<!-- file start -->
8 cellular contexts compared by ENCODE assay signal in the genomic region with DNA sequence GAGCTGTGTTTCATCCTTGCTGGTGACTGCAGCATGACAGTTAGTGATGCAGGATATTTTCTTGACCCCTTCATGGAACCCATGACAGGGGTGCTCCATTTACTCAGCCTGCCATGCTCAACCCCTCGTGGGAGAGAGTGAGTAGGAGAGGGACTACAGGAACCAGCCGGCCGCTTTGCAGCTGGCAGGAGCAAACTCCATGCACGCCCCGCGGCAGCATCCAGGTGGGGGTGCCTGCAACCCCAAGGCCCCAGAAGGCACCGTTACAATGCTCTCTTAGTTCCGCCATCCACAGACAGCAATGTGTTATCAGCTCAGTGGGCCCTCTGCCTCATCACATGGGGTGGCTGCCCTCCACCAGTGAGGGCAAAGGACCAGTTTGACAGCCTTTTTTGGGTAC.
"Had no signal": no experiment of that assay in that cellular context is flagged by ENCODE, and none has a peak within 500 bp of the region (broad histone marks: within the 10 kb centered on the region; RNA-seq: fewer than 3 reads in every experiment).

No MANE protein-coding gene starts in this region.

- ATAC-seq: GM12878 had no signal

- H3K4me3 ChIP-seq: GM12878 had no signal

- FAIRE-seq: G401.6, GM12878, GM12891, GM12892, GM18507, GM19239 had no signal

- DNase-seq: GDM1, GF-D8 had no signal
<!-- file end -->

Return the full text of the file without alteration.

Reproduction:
8 cellular contexts compared by ENCODE assay signal in the genomic region with DNA sequence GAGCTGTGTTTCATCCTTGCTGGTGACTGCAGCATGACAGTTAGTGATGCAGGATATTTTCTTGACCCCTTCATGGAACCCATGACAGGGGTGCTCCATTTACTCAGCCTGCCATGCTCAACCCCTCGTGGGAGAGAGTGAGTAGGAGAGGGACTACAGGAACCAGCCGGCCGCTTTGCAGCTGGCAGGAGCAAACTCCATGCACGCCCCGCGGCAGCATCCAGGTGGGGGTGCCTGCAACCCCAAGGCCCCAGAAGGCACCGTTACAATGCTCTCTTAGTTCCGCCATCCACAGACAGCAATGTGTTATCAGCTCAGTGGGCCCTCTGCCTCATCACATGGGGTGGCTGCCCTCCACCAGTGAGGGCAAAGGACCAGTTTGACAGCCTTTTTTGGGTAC.
"Had no signal": no experiment of that assay in that cellular context is flagged by ENCODE, and none has a peak within 500 bp of the region (broad histone marks: within the 10 kb centered on the region; RNA-seq: fewer than 3 reads in every experiment).

No MANE protein-coding gene starts in this region.

- ATAC-seq: GM12878 had no signal

- H3K4me3 ChIP-seq: GM12878 had no signal

- FAIRE-seq: G401.6, GM12878, GM12891, GM12892, GM18507, GM19239 had no signal

- DNase-seq: GDM1, GF-D8 had no signal